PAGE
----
Digital Recording, Music Technology and how we use the DAW and MIDI  ...


Guitar / Bass Tuition

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How to Use MIDI

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An Introduction to Digital Recording, Digital Music Technology, using a Digital Audio Workstation (DAW) and how we use MIDI to produce music tracks in the Studio

Today all professional audio recording is done digitally using a DAW and Digital Music Technology. Backing tracks can also be (and often are) produced in the studio using hardware and/or software synthesisers and samplers controlled by MIDI.

There are two aspects to using a DAW. One is where the DAW is simply like a giant multi-track tape recorder with many sophisticated processors and effects. Typically, we would import or record a backing track on one track of the DAW and then record the vocal (or other instrument) on another track. We often re-record the vocal or part of it another couple of times on different tracks of the DAW and then seamlessly mix and match the best parts of each vocal track to get the optimum result before mixing the vocal with the backing track and exporting it ready for a CD or in a form to enable it to be stored on a playback device such as a phone – or perhaps in a form to attach to an email.

The other aspect of the DAW is to produce music from its built-in synthesisers (or external synthesiser) using MIDI tracks. Nowadays, synthesisers seldom “synthesise” music electronically but play multiple samples of real instruments which have been recorded digitally and stored in the synth’s instrument sound banks. Many think that putting together musical arrangements using MIDI is a black art – but although initially MIDI can be confusing, using MIDI and the DAW to produce music tracks becomes simple with practice - but only if you know what you are doing. The problem for beginners is they often don’t know where to start and don’t even know what questions to ask or who to ask to get started. Textbooks are often confusing and hard work to learn from although they are very useful for reference later. These areas are some of the issues this teaching module has been designed to address. There are several ways of entering the MIDI music information into the DAW, each having its own benefits and limitations.

Beginners usually have no idea how to combine the synthesiser music they produce on the DAW with their vocals or “real instrument” they record and often do not know which kind of microphone to use or even how to use it. Mixing everything together to produce an audio file to burn on to a CD seems like another black art to start with but it soon becomes clear – if you are taught the right things in the right order in the right way. The many aspects of using all this Music Technology can be very daunting at first and all these areas are covered. We start assuming you know nothing – always the safest place to start – and proceed in a structured way to build up your knowledge and experience at your pace to enable you to achieve what you want to achieve. All these areas are covered in detail.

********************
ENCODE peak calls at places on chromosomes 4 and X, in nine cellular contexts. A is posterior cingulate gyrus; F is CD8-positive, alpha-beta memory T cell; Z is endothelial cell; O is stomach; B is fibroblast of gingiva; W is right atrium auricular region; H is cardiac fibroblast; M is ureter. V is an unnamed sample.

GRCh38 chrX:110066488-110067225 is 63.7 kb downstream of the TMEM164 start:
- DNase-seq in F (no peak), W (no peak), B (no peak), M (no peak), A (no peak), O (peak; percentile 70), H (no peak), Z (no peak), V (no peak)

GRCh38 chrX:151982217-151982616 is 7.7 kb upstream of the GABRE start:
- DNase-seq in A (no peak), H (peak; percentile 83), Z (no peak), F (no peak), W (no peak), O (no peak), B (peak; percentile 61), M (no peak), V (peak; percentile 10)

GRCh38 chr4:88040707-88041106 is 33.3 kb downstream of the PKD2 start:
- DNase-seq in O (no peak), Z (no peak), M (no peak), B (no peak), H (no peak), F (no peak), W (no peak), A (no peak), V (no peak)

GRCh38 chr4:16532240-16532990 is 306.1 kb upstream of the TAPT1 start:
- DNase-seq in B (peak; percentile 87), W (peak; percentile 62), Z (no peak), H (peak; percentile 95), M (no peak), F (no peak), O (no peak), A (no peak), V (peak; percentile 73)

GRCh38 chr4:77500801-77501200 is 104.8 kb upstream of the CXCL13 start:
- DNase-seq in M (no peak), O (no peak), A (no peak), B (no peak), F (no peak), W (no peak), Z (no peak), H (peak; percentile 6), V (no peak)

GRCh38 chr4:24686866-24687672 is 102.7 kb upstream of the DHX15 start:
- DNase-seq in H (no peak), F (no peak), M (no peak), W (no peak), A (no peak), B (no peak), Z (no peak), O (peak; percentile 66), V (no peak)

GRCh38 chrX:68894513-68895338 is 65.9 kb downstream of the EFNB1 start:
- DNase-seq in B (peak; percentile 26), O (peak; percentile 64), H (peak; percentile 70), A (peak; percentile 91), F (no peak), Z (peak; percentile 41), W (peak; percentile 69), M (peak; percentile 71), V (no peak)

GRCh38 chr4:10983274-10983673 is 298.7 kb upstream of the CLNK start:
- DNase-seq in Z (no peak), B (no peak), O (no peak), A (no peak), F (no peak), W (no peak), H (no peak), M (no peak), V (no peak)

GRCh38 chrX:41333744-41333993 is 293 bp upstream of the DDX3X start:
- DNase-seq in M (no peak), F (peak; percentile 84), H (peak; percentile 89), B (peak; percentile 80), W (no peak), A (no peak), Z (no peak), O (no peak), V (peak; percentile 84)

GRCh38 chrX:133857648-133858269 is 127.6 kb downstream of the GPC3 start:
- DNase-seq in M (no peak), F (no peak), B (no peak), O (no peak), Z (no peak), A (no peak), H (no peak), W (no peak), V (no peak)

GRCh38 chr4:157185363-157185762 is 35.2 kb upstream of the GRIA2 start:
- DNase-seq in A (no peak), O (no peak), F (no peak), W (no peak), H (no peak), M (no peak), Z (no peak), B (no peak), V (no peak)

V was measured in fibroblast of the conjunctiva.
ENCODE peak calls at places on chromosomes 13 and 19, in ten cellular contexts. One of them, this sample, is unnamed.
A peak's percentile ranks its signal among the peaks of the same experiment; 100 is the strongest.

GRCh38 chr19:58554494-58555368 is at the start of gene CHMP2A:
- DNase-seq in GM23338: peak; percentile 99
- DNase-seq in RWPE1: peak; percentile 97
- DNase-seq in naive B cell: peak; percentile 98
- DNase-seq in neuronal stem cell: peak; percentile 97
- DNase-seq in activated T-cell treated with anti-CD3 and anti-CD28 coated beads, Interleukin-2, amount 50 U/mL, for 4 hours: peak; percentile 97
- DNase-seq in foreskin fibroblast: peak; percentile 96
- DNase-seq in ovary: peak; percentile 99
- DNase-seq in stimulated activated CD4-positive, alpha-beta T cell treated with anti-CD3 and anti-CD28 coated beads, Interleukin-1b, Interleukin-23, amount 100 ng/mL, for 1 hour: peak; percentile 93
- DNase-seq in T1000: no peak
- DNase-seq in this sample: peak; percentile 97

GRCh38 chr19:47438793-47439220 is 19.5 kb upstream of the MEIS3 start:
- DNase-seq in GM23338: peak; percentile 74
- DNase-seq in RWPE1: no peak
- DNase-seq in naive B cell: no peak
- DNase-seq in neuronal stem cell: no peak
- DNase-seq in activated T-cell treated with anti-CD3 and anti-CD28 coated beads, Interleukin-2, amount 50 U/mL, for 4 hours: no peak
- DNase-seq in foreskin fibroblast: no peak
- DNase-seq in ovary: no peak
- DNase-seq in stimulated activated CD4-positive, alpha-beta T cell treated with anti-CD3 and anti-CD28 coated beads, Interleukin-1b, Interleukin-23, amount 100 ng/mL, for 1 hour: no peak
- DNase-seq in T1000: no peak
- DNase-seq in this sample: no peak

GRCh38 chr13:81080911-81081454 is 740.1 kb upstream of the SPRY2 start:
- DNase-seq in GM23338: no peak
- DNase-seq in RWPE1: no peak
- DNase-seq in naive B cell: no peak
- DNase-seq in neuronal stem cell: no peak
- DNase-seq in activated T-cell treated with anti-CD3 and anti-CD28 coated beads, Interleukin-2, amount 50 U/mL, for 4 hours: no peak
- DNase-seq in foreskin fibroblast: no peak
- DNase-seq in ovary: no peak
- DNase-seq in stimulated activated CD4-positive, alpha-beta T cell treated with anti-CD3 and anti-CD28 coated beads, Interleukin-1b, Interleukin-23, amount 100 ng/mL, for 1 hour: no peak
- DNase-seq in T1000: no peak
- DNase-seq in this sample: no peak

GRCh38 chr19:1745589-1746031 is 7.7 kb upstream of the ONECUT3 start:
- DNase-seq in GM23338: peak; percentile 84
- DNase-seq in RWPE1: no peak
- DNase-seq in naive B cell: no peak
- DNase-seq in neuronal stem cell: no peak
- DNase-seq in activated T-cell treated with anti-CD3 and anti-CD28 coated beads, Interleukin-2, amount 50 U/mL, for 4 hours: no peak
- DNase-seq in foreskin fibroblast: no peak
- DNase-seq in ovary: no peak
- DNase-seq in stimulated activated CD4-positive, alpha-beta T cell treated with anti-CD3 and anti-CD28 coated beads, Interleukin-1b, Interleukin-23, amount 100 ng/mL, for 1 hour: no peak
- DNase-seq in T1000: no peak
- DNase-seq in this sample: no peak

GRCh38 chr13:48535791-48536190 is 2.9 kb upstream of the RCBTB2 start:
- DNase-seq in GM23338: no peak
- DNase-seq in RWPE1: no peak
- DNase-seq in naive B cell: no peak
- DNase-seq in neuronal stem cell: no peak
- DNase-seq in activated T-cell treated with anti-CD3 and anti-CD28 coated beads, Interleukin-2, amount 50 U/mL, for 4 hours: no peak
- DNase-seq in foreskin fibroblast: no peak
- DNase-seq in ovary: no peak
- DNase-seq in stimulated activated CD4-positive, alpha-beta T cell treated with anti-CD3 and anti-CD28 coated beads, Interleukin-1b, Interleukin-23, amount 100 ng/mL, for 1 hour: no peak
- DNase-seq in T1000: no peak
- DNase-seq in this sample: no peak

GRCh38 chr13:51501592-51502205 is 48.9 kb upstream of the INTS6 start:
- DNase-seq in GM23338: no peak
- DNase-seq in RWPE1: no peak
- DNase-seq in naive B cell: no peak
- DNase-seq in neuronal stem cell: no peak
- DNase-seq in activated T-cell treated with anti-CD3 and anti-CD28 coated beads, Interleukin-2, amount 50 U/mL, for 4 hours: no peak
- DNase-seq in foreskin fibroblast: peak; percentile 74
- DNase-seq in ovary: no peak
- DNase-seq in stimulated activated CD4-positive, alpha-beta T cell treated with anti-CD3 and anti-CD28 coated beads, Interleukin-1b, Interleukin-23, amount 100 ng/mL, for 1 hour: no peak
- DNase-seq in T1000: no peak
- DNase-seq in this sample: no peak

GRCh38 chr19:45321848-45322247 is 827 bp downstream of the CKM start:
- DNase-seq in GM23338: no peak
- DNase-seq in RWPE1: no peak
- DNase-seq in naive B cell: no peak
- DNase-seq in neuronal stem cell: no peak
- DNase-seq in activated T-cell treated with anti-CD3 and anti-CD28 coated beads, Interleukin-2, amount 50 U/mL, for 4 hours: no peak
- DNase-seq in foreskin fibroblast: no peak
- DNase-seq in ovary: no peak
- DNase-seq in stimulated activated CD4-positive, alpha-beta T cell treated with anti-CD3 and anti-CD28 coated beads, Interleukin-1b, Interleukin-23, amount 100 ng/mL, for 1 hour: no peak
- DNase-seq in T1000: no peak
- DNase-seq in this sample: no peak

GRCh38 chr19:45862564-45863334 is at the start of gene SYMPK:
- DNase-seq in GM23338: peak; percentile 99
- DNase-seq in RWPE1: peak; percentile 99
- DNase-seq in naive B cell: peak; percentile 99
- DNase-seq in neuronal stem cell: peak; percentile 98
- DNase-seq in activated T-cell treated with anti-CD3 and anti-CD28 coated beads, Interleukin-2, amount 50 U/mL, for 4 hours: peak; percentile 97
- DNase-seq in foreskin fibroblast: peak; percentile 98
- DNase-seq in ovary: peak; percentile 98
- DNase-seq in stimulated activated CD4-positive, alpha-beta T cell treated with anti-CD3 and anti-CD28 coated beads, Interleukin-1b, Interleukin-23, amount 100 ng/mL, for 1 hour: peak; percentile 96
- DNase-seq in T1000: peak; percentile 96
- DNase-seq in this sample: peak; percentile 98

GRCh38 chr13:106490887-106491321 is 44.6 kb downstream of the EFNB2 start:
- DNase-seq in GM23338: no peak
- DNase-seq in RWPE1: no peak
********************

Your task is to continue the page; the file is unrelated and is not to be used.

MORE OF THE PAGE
Below are just some of the MIDI topics covered …

  • What is MIDI?
  • Who/what uses MIDI and why?
  • What info. does it convey?
  • What do Mono / Polyphonic and Multi-Timbral mean?
  • How does MIDI work with digital synths?
  • Ports, Patches, Banks & GENERAL MIDI
  • Synths or Samplers – what’s the difference?
  • Sequencers – what they do and why we need them
  • PC-based sequencers and some software packages
  • Internal synths and the PC soundcard / codec
  • Connecting devices together using MIDI ports
  • Multiple MIDI Devices in series - Daisy Chaining
  • Patches, samples and multis
  • Putting a Band together on the PC screen
  • Multiple MIDI set-ups – meet my “MOTU 8”
  • Introducing Cakewalk     Sonar software …
  • Setting up the Ports and Devices
  • Various options for getting your music into the DAW
  • Using the Pennyland Music Studio to make music
  • How do we go about making recordings?
  • Mixing and using various effects in the studio
  • How we use the DAW to pitch-correct out of tune singing?
  • How to use the DAW to produce perfect vocal harmonies - without having to sing them
  • Producing a Master Mix on a DAT, CD or PC
  • Cleaning up the score and making it sound better
  • At last – you can now produce your own CD!

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